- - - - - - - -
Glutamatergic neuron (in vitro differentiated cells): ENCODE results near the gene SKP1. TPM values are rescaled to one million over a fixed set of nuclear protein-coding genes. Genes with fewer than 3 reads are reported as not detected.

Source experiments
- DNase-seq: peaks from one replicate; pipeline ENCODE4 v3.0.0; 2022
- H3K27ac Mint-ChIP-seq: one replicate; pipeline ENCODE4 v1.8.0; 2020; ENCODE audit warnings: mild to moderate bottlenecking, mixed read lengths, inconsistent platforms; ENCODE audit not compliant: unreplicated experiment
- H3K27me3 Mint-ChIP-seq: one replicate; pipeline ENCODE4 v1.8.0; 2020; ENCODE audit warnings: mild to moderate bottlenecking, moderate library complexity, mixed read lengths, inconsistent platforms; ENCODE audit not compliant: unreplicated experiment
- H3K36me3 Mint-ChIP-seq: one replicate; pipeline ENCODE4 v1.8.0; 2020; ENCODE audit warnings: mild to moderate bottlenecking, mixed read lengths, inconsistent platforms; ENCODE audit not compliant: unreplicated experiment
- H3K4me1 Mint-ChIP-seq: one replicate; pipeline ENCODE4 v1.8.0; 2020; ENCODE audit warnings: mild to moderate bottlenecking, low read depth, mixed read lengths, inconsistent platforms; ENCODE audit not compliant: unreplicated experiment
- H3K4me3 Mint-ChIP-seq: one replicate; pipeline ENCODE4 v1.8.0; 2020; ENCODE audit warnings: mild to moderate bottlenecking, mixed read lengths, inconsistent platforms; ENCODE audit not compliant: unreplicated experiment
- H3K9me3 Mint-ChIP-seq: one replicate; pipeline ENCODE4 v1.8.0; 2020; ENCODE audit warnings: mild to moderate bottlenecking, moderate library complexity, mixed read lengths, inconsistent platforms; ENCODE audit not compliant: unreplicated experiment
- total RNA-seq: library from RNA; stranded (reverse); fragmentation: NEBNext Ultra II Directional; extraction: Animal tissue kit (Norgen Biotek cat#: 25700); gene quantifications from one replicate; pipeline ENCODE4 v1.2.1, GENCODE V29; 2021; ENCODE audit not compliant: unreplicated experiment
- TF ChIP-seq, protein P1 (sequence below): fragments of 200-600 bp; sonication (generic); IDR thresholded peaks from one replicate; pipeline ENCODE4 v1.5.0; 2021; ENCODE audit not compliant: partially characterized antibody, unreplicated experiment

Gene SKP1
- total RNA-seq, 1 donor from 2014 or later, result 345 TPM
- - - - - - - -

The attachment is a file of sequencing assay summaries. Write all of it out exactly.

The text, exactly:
Glutamatergic neuron (in vitro differentiated cells): ENCODE results near the gene SKP1. TPM values are rescaled to one million over a fixed set of nuclear protein-coding genes. Genes with fewer than 3 reads are reported as not detected.

Source experiments
- DNase-seq: peaks from one replicate; pipeline ENCODE4 v3.0.0; 2022
- H3K27ac Mint-ChIP-seq: one replicate; pipeline ENCODE4 v1.8.0; 2020; ENCODE audit warnings: mild to moderate bottlenecking, mixed read lengths, inconsistent platforms; ENCODE audit not compliant: unreplicated experiment
- H3K27me3 Mint-ChIP-seq: one replicate; pipeline ENCODE4 v1.8.0; 2020; ENCODE audit warnings: mild to moderate bottlenecking, moderate library complexity, mixed read lengths, inconsistent platforms; ENCODE audit not compliant: unreplicated experiment
- H3K36me3 Mint-ChIP-seq: one replicate; pipeline ENCODE4 v1.8.0; 2020; ENCODE audit warnings: mild to moderate bottlenecking, mixed read lengths, inconsistent platforms; ENCODE audit not compliant: unreplicated experiment
- H3K4me1 Mint-ChIP-seq: one replicate; pipeline ENCODE4 v1.8.0; 2020; ENCODE audit warnings: mild to moderate bottlenecking, low read depth, mixed read lengths, inconsistent platforms; ENCODE audit not compliant: unreplicated experiment
- H3K4me3 Mint-ChIP-seq: one replicate; pipeline ENCODE4 v1.8.0; 2020; ENCODE audit warnings: mild to moderate bottlenecking, mixed read lengths, inconsistent platforms; ENCODE audit not compliant: unreplicated experiment
- H3K9me3 Mint-ChIP-seq: one replicate; pipeline ENCODE4 v1.8.0; 2020; ENCODE audit warnings: mild to moderate bottlenecking, moderate library complexity, mixed read lengths, inconsistent platforms; ENCODE audit not compliant: unreplicated experiment
- total RNA-seq: library from RNA; stranded (reverse); fragmentation: NEBNext Ultra II Directional; extraction: Animal tissue kit (Norgen Biotek cat#: 25700); gene quantifications from one replicate; pipeline ENCODE4 v1.2.1, GENCODE V29; 2021; ENCODE audit not compliant: unreplicated experiment
- TF ChIP-seq, protein P1 (sequence below): fragments of 200-600 bp; sonication (generic); IDR thresholded peaks from one replicate; pipeline ENCODE4 v1.5.0; 2021; ENCODE audit not compliant: partially characterized antibody, unreplicated experiment

Gene SKP1
- total RNA-seq, 1 donor from 2014 or later, result 345 TPM